Jessica Keene and her daughter, Amaree. Keene lost her mother to suicide at age 11, and it grieves her that her children will never know their grandmother.

What's up with the Quechee Gorge suicide note nitpickers? Trade in your grammatical rules for some heart, people.

Submitted 4 months ago
Created by
Jeff Good

No sooner had I posted a story about two women posting notes on the Quechee Gorge bridge than the self-appointed nitpickers showed up. 

Jessica Keene and Jessica Arruda affixed the handwritten notes to the railings of a span where too many people have ended their lives. Their goal: to stave off suicides by offering words of encouragement and hope. 

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But then the nitpickers arrived to point out that one note said "you're" instead of "your," to ask whether all the notes were properly laminated to guard against the weather, to label the heartfelt messages "litter."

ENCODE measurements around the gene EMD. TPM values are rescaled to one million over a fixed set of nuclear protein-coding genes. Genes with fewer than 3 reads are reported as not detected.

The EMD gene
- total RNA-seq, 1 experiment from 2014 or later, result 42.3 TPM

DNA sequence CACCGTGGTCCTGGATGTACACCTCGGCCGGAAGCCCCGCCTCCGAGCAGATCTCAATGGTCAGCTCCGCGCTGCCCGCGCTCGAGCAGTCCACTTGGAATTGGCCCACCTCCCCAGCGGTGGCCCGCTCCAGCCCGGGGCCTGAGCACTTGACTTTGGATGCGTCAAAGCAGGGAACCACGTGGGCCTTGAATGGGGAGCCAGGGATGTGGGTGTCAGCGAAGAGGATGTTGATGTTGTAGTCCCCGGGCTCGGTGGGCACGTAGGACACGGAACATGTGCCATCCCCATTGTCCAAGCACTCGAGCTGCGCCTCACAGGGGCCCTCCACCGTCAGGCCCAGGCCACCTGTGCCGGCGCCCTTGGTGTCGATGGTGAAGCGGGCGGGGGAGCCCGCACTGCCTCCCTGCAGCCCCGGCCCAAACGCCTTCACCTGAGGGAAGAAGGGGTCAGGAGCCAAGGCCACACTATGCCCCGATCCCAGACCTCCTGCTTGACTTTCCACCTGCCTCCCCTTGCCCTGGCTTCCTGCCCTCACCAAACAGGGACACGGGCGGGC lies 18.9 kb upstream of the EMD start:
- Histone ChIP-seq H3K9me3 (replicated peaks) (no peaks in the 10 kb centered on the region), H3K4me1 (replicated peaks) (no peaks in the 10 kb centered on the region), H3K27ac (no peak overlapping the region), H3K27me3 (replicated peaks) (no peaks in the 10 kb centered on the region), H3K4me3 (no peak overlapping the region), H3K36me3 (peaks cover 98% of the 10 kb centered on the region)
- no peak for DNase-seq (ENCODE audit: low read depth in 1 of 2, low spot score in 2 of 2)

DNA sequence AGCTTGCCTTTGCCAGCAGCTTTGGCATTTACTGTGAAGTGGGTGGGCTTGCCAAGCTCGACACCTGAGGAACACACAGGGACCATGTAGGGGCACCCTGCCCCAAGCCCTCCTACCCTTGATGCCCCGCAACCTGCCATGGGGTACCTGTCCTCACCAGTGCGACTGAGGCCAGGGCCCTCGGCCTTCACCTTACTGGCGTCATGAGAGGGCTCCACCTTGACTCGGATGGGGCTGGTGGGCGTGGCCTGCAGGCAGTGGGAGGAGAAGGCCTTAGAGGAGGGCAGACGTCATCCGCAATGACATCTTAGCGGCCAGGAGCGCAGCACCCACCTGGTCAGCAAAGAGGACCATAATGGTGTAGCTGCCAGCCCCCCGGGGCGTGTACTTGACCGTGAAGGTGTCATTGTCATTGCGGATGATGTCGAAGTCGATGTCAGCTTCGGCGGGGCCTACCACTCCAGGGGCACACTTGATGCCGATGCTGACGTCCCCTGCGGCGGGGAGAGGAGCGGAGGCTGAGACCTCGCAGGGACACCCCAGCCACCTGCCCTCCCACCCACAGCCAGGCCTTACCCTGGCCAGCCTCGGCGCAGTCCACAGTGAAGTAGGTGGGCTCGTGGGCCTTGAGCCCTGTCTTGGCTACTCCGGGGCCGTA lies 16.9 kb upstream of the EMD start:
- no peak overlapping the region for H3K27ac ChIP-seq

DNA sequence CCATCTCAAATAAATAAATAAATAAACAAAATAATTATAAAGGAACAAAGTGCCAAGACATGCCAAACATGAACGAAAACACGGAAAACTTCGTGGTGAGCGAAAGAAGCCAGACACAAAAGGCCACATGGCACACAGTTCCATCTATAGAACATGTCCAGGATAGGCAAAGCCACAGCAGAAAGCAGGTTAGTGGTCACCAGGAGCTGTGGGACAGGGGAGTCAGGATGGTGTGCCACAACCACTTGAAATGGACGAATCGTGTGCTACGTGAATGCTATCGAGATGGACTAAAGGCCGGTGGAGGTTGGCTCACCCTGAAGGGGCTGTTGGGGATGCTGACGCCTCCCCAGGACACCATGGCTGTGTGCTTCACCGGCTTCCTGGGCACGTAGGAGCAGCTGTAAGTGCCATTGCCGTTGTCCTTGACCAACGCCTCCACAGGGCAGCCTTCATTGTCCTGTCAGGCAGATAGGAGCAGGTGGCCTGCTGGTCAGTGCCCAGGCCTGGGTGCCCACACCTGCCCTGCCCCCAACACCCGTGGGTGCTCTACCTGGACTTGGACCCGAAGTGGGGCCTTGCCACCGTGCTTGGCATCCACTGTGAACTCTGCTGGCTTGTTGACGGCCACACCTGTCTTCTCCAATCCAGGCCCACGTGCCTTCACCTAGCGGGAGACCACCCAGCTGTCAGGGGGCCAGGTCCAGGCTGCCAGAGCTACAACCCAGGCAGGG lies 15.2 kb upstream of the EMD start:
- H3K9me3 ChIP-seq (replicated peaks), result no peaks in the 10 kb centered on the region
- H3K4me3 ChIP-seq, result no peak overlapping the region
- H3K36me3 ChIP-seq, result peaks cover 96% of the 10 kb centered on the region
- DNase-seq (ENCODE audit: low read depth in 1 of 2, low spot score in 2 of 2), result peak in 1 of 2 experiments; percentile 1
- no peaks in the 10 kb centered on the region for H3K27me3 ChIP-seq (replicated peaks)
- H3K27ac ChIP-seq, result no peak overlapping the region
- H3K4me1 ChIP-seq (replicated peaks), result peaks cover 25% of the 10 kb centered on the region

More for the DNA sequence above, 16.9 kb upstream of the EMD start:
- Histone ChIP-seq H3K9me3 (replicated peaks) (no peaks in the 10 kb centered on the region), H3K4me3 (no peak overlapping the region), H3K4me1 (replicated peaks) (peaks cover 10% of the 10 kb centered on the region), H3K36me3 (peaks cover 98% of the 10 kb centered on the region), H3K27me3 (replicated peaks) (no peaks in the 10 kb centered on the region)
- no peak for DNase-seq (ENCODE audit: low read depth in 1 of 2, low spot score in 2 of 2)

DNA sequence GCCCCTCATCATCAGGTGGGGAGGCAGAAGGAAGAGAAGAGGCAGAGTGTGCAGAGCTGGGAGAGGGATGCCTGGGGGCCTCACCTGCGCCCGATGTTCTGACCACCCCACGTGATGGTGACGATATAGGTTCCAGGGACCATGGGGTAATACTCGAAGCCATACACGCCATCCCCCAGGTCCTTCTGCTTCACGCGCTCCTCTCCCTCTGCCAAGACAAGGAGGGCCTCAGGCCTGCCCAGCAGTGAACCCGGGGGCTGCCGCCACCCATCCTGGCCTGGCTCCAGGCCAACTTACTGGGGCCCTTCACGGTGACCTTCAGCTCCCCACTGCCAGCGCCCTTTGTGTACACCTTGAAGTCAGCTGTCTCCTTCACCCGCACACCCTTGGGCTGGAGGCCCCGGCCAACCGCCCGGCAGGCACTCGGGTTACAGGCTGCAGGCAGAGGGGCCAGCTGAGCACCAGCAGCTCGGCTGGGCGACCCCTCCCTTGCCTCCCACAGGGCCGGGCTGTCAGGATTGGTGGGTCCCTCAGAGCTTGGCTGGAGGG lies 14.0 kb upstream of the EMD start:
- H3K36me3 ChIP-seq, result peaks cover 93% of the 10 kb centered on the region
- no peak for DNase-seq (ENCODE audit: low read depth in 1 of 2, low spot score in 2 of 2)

"This is a wonderful idea but I wish the note that is pictured wasn’t grammatically incorrect," wrote one Facebook user. Said another, "The sentiment is nice but the glaring misspelling is not." A third scoffed, "Litter on the bridge." 

Are you serious, people? 

Happily, the nitpickers found themselves in the minority. More than 2,000 people have read the story about the compassion of Keene and Arruda, and dozens have taken to social media to praise them and answer the handful of critics. 

"Do you really think that anyone who is contemplating jumping the bridge cares about grammar?" wrote Geri Williams. "Much more important issues. I give these girls a huge amount of credit for recognizing a need and doing something to help people rethink their decisions."

"Thank you," Colette Buisson wrote. "I’m sorry for the loss of your mom. I lost my son to suicide last month, so I understand the complete heartbreak it brings to loved ones left to grieve. Again, thank you for all the work you put in to helping someone in their darkest hour. God bless." 

"I lost a beloved younger sibling to suicide and believe that had he wrapped his hands around a note like this it would have given him moment to pause," wrote Pattie Birch Fried. "They will be heartbreaking, but beautiful reminders to anyone who is feeling desperate in that moment or simply there to take in the beauty of the location."

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